Bodybuilding Diet: What You Can Eat

Let's say right away that there is no universal bodybuilding diet, precisely because goals are individual and the athlete's physique is always different, so the diet varies on a case-by-case basis. However, certain basic physiological principles apply to everyone.

What Is Bodybuilding?

Body-building - we wrote it detached on purpose - is building a well-toned physique, which is a different goal from other disciplines focused on other pursuits. It is an aesthetic and natural result that focuses on physical and mental well-being.

In traditional bodybuilding, there are two main phases: a mass phase, where the focus is on muscle growth, and a definition phase, where the elimination of fat is sought instead, spread out over a time frame of 12 to 24 weeks, and each has different exercises and diets.

Nutrition In The Different Phases Of Bodybuilding

The primary goal is to build muscle in the first phase and eliminate fat in the second, which means that your body will consume more calories in the first and consume fewer in the second.

To determine your ideal calorie intake, check your weight three times per week. Find the number of calories that keeps you at a stable weight with a standard bodybuilding diet focused on lean meats, eggs, legumes, and fruits and vegetables. Then, add 15 percent more calories in the mass phase, and remove 15 percent in the definition phase.

This value will need to be monitored to adjust your calorie intake according to your current training and weight, as it will vary over time.

Recommended Food Groups

Once you have established your calories, you can determine - possibly with a sports nutritionist - the ratio of protein, carbohydrates, and fats that you need to consume during your training phases. There are precise tables for each food, but remember that roughly, protein and carbohydrates contain 4 calories per gram, while fat contains 9 calories per gram.

Typically, the recommended macronutrient ratio is as follows:

  • 30-35% of calories from protein
  • 55-60% of calories from carbohydrates
  • 15-20% of calories from fats
This calculation base should be modified to optimize it according to the person's training phase and metabolism, possibly with a professional, to keep it balanced and healthy (as well as varied).

The Best Foods For Bodybuilding

First of all, it must be said that this list is very general and that in any case, during the two training phases, it is not so much the individual foods that change, but the quantities, especially to be balanced with body mass.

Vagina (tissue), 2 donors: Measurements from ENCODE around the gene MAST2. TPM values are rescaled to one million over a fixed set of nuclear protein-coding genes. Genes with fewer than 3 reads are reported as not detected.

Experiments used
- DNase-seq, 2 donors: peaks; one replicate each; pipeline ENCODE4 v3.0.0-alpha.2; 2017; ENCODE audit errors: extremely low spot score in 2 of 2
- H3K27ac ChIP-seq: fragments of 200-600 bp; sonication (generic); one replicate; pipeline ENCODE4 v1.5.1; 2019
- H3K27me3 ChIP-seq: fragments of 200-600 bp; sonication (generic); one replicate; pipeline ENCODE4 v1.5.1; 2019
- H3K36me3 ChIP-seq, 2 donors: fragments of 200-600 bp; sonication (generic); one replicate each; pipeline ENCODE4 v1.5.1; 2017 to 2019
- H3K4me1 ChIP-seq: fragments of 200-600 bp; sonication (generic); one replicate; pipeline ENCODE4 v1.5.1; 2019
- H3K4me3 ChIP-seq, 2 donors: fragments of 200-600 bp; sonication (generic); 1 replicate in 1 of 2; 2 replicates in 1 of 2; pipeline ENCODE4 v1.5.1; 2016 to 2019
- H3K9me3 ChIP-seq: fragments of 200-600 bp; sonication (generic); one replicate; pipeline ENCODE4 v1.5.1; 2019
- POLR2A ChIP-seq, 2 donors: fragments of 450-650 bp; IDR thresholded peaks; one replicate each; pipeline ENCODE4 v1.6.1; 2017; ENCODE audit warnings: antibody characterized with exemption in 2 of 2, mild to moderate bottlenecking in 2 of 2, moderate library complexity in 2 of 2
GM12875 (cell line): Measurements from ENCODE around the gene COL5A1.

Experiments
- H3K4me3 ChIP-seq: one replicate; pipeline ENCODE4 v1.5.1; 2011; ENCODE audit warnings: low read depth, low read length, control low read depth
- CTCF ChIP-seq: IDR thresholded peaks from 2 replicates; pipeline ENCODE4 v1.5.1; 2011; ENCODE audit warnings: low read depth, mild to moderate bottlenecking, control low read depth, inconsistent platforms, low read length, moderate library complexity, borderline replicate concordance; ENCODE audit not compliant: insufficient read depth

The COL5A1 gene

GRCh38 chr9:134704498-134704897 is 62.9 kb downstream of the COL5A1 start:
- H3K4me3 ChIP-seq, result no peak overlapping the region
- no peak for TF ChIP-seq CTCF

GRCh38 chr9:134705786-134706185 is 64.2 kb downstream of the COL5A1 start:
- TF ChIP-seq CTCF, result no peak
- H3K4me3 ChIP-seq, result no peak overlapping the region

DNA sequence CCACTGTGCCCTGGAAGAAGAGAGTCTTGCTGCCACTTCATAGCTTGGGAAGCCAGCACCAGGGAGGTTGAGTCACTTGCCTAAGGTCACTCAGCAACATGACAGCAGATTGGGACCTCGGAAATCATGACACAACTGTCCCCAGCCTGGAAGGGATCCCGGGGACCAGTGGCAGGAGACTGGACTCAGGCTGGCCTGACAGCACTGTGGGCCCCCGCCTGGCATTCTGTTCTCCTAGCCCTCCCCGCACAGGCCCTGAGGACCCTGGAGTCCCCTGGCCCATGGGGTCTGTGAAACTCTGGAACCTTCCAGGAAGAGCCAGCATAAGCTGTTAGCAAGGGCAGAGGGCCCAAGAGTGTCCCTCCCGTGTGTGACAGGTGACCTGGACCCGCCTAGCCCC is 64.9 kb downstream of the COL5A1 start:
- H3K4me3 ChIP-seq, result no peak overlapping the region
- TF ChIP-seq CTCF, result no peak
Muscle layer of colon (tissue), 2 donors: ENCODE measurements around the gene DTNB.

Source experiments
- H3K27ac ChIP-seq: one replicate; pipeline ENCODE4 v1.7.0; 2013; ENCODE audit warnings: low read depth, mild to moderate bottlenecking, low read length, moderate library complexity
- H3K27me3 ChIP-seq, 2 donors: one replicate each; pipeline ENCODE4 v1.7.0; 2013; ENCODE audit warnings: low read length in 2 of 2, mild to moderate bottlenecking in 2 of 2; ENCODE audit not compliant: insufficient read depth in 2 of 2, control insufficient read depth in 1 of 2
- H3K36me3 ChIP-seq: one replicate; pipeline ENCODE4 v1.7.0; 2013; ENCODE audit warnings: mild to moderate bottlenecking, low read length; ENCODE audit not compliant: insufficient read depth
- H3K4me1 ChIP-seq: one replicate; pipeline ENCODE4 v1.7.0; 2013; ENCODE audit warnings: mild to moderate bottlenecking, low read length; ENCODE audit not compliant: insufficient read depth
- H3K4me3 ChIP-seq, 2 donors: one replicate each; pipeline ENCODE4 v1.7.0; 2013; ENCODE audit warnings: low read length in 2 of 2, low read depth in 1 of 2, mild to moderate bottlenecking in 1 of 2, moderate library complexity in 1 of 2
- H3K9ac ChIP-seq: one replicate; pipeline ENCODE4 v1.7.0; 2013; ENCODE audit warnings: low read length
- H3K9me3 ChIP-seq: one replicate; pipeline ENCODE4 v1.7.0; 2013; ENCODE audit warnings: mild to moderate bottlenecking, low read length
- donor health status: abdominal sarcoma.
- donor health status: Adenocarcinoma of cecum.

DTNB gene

Meats - Prefer white meats (especially poultry and fish) to red meats, but a balanced diet should include both.

Dairy products - Yogurt, low-fat milk and diet cheese are preferable.

Cereals - Bread, preferably whole grain, crackers and whole grain galettes, rice, cereals, and quinoa.

Fruit - Virtually all fruits are suitable.

Starchy vegetables - Aim for peas, potatoes, corn and cassava. 

Vegetables - Most vegetables are perfect, both raw (salad of every kind, tomatoes, cucumbers, peppers) and cooked (green beans, zucchini, spinach, and broccoli)..

Legumes - Beans, lentils, and chickpeas are your friends.

Seeds and nuts - Concentrate on walnuts and almonds. Seeds like from sunflower, flax, and chia are great choices.

Oils - Choose olive, flaxseed, or avocado oil if possible.

Foods To Reduce During Bodybuilding

Reducing does not mean eliminating: our goal is to acquire good physical fitness, not to do penance: therefore, for our mental and physical well-being, it is crucial to create a dietary regimen that also involves breaking the rules. Thus, just as in traditional diets, a small quantity of "forbidden" food has a rewarding significance for the results achieved.

Alcohol in general - Beer, wine, and hard liquor should be limited as much as possible.

Foods rich in sugar - Sugar offers many calories but few nutrients, so best to avoid candy, cookies, cakes, ice cream, and sugary drinks (better to use honey for sweetening).

Fried/fatty foods - Best to avoid certain types of cooking that tend to exceed the amount of fat, such as fried foods and sauces. Better to favor more natural and healthy cooking such as grilling and baking.